“You’d need it for 14 days. It’s not like an election day site where you can get a school that’s closed,” Stuckey said.

But those geographical limitations may not be the case for long, according to county officials. This city of Franklin election will be the last the county hosts before it undergoes redistricting, a process required by law to occur after each decennial Census count. Following the 2020 Census, Williamson County and individual cities will undergo a process to redraw wards based on population growth.

Preliminary data from the U.S. Census Bureau found the city of Franklin’s population grew by about one third since 2010 to more than 83,000 residents in 2020. Due to that growth, the city will recalculate the boundaries of each of the city’s four wards to make them more equal in population size. As a result, residents may see a change in who represents them on a local level.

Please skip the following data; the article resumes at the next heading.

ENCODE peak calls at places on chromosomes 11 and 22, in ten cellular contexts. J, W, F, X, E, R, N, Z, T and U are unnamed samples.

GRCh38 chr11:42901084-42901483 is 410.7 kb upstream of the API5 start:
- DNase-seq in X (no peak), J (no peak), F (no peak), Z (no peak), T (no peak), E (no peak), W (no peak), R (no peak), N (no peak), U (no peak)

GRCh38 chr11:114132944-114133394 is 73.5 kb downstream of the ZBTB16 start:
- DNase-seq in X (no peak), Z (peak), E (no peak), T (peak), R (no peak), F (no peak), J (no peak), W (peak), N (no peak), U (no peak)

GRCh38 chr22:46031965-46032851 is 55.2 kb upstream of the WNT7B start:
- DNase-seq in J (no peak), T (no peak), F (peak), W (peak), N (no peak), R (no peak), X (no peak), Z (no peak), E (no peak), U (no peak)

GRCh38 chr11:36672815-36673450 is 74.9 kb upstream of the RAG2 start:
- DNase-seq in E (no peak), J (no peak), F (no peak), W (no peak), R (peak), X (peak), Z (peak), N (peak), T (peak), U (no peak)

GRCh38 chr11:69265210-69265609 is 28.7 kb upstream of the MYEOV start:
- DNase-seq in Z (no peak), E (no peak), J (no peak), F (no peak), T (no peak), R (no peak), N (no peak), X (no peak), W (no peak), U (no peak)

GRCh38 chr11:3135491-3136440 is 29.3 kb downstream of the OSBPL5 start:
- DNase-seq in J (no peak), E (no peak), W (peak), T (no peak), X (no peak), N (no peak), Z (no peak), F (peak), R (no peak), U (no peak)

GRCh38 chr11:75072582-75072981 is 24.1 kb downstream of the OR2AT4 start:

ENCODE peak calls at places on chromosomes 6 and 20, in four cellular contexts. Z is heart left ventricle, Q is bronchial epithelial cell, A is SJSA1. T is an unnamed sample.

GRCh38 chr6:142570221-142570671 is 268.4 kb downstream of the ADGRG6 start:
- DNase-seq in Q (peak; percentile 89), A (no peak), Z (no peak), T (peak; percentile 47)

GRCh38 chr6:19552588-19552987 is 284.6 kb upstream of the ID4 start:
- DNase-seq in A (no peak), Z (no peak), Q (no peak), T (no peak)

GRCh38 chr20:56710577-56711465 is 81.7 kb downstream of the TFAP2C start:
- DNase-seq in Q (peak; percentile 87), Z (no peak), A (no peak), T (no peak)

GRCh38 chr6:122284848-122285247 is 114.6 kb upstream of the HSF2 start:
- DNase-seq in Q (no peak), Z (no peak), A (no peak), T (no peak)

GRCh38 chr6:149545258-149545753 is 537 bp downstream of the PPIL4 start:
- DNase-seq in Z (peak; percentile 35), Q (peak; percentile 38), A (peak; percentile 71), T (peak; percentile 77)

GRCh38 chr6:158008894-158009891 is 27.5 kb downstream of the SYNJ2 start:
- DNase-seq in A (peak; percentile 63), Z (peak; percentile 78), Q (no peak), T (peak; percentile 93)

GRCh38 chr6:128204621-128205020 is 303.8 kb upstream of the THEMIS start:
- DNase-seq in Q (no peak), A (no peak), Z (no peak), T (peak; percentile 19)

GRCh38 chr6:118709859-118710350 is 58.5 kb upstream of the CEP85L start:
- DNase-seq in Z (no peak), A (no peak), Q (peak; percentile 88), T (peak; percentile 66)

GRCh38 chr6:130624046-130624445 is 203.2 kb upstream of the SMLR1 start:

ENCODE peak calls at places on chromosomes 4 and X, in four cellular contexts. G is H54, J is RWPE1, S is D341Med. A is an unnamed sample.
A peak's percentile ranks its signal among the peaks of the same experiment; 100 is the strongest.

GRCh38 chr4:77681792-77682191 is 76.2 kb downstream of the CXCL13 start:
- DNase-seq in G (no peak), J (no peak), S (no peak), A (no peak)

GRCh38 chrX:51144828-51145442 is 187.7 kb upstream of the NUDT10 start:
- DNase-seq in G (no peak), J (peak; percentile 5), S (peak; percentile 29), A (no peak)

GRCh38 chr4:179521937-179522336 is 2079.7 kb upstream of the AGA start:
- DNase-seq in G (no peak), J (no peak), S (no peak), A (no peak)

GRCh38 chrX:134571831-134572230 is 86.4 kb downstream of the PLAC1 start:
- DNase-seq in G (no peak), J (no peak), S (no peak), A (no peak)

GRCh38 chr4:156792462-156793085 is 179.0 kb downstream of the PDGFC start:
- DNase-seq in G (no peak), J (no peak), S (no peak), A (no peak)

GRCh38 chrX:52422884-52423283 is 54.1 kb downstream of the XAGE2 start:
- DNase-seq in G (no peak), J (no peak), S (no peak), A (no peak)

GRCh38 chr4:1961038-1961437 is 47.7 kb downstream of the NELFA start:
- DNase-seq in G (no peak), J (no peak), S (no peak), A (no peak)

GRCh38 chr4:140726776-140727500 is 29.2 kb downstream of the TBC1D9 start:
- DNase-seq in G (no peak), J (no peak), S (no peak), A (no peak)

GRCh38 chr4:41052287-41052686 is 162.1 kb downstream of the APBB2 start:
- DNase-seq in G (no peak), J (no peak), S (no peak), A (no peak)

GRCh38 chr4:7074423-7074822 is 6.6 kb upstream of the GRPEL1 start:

Should the city and county agree on new voting precinct locations, those would go into effect for voters in the October 2023 election.

“Historically, we’ve always had [early voting] at our office here on West Main Street and that’s been the only location, but in the future I think [the city] might want to explore some other options there,” Gray said.

Key dates to know

Voter registation deadline: Sept. 27

Early voting: Oct. 6-21

Request deadline for absentee ballot: Oct. 19

Election Day: Oct. 26